State Commits Funding for First 100 Hydrogen Stations
Published by Joe Gagliano on Tuesday, November 26, 2013
California Announces $29.9 Million Available for Latest Round of Hydrogen Fueling Station Development
On November 22nd the California Energy Commission (CEC) released its latest Program Opportunity Notice (PON-13-607) providing $29.9 million for the next round of hydrogen refueling infrastructure development in the state.
There are currently nine hydrogen refueling stations available to the general public in California. Supported by previous CEC grant funding, there are 19 hydrogen stations in development both in the Bay Area and in southern California. A number of these are expected to become operational in 2014.
This latest funding round would continue the state’s effort to build the initial hydrogen fueling network to support the commercial introduction of hydrogen fuel cell electric vehicles (FCEV) by the major auto manufacturers starting in 2015. The application deadline for the CEC PON 13-607 hydrogen infrastructure solicitation is February 14, 2014.
In September 2013, Governor Jerry Brown signed Assembly Bill 8 into law, extending until January 1, 2024, funding for the programs that invest in the development and deployment of advanced technologies necessary to achieve California’s air quality, climate, and energy goals. The bill includes a provision to fund at least 100 hydrogen stations with a commitment of up to $20 million a year through 2024 from the Alternative and Renewable Fuel and Vehicle Technology Program.
The California Fuel Cell Partnership, an industry-government collaborative consisting of automakers, energy companies, fuel cell technology companies and government agencies, in its July 2012 California Roadmap, identified the need for an initial network of 68 strategically-placed hydrogen stations to successfully support the introduction of FCEVs throughout the state.
In response to the California Air Resources Board (ARB) Zero Emission Vehicle (ZEV) Regulation, major automakers have been required to produce and sell increasing numbers of ZEVs in California and other states that have adopted the ARB ZEV program. Only battery electric vehicles (BEV) and fuel cell electric vehicles qualify as ZEVs. In model year 2015, this requirement is 14% of total California vehicle sales by certain car manufacturers. Automakers will deploy both BEVs and FCEVs to meet this mandate. Collectively, automakers have spent billions of dollars on the development of FCEVs that run on hydrogen. The short refueling time (about the same as for gasoline vehicles) and vehicle range (over 300 miles per tank) make these vehicles attractive to automakers as a long-term viable replacement for conventional gasoline-powered passenger cars and light-duty vehicles.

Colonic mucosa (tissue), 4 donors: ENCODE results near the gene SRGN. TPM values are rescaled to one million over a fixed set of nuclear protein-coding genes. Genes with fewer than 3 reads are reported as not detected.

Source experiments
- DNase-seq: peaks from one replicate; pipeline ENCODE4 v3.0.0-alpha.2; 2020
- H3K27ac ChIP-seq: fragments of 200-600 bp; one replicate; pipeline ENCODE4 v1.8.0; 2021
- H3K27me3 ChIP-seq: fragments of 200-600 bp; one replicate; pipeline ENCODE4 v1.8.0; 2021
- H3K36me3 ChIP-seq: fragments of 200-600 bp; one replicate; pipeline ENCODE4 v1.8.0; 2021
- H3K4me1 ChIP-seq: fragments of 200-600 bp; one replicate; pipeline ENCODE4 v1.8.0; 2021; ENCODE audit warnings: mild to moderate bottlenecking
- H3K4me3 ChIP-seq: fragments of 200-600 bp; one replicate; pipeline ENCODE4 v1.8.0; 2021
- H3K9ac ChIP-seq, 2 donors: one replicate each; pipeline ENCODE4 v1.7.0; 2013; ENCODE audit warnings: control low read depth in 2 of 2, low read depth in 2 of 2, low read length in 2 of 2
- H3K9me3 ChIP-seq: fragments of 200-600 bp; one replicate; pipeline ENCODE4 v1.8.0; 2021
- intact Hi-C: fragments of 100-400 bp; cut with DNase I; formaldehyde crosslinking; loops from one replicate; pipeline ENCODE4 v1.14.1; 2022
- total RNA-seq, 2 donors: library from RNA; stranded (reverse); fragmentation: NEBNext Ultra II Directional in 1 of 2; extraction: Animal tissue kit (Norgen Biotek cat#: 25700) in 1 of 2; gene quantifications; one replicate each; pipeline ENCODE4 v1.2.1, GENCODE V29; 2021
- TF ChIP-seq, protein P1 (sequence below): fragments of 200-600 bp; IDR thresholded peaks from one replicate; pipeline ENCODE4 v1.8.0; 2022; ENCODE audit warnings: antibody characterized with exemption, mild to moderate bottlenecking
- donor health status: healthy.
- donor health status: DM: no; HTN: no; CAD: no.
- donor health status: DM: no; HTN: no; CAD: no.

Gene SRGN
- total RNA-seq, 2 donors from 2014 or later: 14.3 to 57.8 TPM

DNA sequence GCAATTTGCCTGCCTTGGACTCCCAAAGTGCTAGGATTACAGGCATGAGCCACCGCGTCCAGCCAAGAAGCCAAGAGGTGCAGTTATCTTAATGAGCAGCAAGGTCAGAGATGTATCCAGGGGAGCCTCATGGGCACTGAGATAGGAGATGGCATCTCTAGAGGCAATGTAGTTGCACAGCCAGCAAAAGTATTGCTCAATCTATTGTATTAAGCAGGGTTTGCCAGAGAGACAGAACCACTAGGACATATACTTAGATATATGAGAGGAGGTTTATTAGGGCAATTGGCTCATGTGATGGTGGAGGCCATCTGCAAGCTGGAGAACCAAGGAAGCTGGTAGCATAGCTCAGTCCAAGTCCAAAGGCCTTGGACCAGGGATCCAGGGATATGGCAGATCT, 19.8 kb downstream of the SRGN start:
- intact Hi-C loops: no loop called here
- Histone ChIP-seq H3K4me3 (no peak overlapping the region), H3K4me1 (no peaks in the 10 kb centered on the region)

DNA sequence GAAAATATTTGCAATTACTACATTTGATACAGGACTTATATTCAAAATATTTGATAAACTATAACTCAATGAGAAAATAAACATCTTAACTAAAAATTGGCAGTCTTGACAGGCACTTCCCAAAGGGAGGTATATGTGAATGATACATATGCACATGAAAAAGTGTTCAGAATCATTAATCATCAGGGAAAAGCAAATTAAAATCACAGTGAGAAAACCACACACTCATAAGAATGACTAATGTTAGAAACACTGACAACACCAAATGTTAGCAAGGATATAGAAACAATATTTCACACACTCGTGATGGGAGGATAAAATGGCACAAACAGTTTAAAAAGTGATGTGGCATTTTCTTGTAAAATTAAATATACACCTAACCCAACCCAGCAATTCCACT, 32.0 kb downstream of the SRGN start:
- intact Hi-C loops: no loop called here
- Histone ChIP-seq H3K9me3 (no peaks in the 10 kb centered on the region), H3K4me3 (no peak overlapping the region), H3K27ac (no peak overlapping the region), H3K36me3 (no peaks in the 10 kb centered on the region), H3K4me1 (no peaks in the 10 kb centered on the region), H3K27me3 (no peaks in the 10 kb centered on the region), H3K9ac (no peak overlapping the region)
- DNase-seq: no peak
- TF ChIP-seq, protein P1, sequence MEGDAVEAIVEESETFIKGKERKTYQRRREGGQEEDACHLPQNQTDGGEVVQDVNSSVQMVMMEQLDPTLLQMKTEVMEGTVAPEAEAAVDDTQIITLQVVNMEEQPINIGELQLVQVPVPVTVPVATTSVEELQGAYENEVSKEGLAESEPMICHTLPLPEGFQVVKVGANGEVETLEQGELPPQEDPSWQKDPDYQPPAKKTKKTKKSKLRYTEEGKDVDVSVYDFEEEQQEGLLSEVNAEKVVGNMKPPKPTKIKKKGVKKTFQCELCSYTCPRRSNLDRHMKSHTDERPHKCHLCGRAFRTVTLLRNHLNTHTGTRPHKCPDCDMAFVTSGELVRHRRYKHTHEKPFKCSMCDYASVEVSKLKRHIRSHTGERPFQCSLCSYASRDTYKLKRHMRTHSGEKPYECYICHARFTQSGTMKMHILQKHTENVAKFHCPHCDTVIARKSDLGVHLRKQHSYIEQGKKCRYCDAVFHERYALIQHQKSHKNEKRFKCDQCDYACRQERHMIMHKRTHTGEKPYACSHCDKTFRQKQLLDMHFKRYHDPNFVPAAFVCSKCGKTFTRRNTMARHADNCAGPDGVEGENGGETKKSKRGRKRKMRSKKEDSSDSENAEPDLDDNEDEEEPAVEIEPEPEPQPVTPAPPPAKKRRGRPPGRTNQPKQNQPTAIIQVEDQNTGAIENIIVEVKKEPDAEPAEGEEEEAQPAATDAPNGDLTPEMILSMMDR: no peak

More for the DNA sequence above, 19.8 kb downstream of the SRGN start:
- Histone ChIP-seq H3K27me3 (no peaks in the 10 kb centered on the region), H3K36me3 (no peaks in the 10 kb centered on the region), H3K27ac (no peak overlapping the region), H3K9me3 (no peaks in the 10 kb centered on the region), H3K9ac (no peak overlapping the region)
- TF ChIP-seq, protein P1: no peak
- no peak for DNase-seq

Currently, Mercedes-Benz and Honda are leasing hydrogen FCEVs to consumers in select areas of California. In addition, Toyota, GM, and Hyundai loan FCEVs to a number of organizations for road testing. New hydrogen fuel cell vehicles by Hyundai, Honda and Toyota were prominently featured at last week’s Tokyo and Los Angeles auto shows. Hyundai is the first major automaker to mass-produce a hydrogen fuel cell vehicle and its fuel cell SUV will be available in showrooms in Spring 2014. Honda introduced its concept hydrogen fuel cell car at the LA Auto Show. In Tokyo, Toyota unveiled its hydrogen-powered concept, the FCV. Both cars are expected to be commercially available in 2015.